For creativity and productivity, it’s making sure that my morning hours are reserved for writing — it’s the only time of day when I’m smart enough to write — and getting to my desk having already been thinking deeply about what it is I have to write that day. For health, it’s living by the lessons I learned researching my books (with the caveat, of course, that I turn out to be right and they serve me well). For leisure, let’s just say I have to work on that. I’ve always been a workaholic and have never managed to hit a healthy balance of leisure time with work time. I was writing articles about burn-out when I was in my 20s. Now that I’m in my late fifties, I could write an encyclopedia on the subject if I wasn’t too burnt out to do it. I have to work on the leisure thing.
Have you ever managed to gain a challenging healthy habit—or to break an unhealthy habit? If so, how did you do it?
Well, let’s see. I used to be a smoker and now I’m not. It was an endless battle, capped by using nicotine gum in my early 40s to finally quit. Then I chewed the nicorette gum for a decade. Recently I quit drinking caffeine. I titrated down over the course of a summer — buying one pound bags of coffee from my local Peets that were first 80 percent caffeinated, 20 percent decaf, then 60/40, then 40/60, then 20/80 and finally all decaf. Then I gave up the decaf. This was last summer. I was off caffeine and coffee entirely by last August. It was as hard as quitting smoking, although in a different way. I never thought of caffeine as anti-depressant until I found out how depressing mornings could be without that first cup of hot coffee waiting for you. Now that I have to write a book, though, and it happens to be almost two years over due, I will probably go back to the coffee or at least caffeine to get it done. I may even start chewing nicorettes again, with the expectation that I’ll quit both — again — when the book is done. I also gave up fattening carbohydrates about a dozen years ago, first as an experiment and then, when I saw the obvious benefits, as a lifestyle. That’s one healthy habit I’ll keep for the duration.
Would you describe yourself as an Upholder, a Questioner, a Rebel, or an Obliger?
Definitely a Questioner. Although doesn’t everyone or at least most people think the same?
Does anything tend to interfere with your ability to keep your healthy habits? (e.g. travel, parties)
When you’re a person who doesn’t eat sweets, baked goods or starchy vegetables, as I am, dinner parties are an always an adventure. I try not to be a zealot in any way and will eat anything, but it’s a challenge. Moreover these foods can be a little bit like drugs — the sweets, especially — and so the more we eat them, or at least the more I eat them, the more I want to eat them. So my wife will order a dessert; she’ll take one bite and leave the rest. I’ll take one bite because, well, it’s there, and then have to struggle mightily not to eat the rest, and then everyone else’s left over desert as well. It’s the way I am and the way I’ve been for a long time. When I was young I was like Mikey in the old Life cereal commercial. Remember? Give it to Mikey, he’ll eat anything. Of course, when I was young I could eat anything (and usually did). As I got older I found I couldn’t, or at least not without my waistline expanding. Now I find it easier to avoid sweets entirely than to try to eat them in moderation. But dinner parties and restaurants always challenge that decision. [I describe this as the abstainer/moderator distinction.]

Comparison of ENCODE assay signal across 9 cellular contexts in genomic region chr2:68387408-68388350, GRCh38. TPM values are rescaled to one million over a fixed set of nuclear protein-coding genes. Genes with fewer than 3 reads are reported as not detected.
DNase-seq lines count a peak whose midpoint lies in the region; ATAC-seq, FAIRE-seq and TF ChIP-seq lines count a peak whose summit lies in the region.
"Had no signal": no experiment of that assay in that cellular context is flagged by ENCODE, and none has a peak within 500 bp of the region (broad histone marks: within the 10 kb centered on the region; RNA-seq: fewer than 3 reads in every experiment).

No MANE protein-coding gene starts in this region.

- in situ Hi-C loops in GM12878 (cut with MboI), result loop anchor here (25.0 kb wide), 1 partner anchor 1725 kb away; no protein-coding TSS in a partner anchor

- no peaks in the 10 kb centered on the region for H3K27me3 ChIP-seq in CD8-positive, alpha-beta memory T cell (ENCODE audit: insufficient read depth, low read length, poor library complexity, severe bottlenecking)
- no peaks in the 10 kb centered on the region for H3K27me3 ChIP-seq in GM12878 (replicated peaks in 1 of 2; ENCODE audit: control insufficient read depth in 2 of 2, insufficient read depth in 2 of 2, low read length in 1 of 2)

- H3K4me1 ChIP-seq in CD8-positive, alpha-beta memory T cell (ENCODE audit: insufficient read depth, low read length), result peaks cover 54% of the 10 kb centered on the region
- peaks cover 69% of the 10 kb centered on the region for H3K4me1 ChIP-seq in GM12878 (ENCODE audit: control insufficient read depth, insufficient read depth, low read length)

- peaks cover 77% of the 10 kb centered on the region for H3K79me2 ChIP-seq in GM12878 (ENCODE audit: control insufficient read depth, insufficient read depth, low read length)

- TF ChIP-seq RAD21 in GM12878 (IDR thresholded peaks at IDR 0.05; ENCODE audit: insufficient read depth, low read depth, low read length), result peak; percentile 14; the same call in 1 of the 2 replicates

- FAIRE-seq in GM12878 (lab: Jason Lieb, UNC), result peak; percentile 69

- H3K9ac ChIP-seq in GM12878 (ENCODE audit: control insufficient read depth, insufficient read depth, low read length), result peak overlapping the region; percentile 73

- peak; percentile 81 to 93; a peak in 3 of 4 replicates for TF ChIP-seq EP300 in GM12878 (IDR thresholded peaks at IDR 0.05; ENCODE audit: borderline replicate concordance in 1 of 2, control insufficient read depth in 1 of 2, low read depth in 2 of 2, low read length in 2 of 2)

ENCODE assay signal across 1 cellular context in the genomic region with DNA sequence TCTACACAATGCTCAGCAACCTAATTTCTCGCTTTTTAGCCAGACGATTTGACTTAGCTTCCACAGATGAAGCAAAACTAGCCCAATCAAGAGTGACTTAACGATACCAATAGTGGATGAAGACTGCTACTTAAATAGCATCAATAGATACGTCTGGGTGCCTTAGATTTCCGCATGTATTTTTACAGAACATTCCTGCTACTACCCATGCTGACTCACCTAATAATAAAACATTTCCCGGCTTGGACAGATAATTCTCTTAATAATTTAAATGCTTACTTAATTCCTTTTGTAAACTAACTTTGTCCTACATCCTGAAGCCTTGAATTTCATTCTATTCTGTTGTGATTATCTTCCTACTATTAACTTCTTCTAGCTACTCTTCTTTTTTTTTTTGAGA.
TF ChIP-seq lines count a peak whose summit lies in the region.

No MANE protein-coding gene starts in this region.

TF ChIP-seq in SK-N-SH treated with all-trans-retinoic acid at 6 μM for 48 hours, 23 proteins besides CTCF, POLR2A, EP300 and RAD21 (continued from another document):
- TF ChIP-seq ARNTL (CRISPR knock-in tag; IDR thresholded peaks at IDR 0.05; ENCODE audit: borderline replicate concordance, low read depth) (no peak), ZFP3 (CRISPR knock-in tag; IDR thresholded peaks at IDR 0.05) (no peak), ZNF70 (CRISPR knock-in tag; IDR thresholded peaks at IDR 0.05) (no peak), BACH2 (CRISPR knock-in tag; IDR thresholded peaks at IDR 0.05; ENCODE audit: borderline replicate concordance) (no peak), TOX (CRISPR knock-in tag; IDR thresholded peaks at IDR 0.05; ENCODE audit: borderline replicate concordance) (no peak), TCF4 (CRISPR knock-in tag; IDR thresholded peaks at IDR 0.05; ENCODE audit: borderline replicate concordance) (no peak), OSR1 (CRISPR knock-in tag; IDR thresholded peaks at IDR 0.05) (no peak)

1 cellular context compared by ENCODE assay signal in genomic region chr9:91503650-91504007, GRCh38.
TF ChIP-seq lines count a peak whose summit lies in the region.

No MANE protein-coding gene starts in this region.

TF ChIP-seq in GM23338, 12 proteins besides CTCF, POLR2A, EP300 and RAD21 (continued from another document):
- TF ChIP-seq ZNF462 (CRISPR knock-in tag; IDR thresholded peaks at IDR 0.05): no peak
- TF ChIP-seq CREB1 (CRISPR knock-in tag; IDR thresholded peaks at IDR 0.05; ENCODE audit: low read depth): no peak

Have you ever been hit by a lightning bolt, where you changed a major habit very suddenly, as a consequence of reading a book, a conversation with a friend, a milestone birthday, a health scare, etc.? [I ask because reading Why We Get Fat hit me like a lightning bolt.]
When I was turning fifty, I got a life insurance exam which included being weighed. Lo and behold, I appeared to weigh 240 pounds. This was about fifteen pounds heavier than I expected. Now I’m supposed to understand the diet weight control thing, and if I’ve gained fifteen pounds that’s a bad sign. Right? So I started thinking about what could have happened. As I may have mentioned, or should have, I was a caffeine addict. I would have a cup of coffee by my side, at my desk, all day long, and I drank that coffee with cream. One thing I could never understand was why I had to have the coffee at my desk, all day long, even at those periods that I was drinking decaf? Was it the dregs of caffeine in the decaf, or something else — the cream? — that caused the craving? So I did some research, found out that some people over-secrete insulin response to dairy — even cream — and thought that might explain it. I switched to drinking black coffee, which was easier than I expected. A testament to the addictive power of caffeine. It took me only three days to actually like black coffee. The 15 pounds went a way in six weeks, along with another five for good measure. I’ve been a healthy 220 ever since. (I’m 6’2″ and so this is my healthy weight.)
Do you embrace habits or resist them?
I try to embrace the good ones, obviously. But I realize that I’m disorganized and could definitely use some habits to help me be better organized. I suppose I resist those on the basis that I don’t have time to learn them. But if I did learn them, I’d have more time. I’m working on this.
Has another person ever had a big influence on your habits?
Yes. Other than the obvious — my wife, my two boys, my best friend Marion and my partner/boss, Peter Attia — I have an older cousin who lives in Hawaii and was an intelligence officer during the Vietnam War. When I was living in Hawaii between my junior and senior years in college, he gave me a lecture about not working hard enough. He said things came easy to me and so I coasted and was willing to settle for what came easy as good enough. I took his lecture to heart and changed my work habits and my goals. I owe him for that.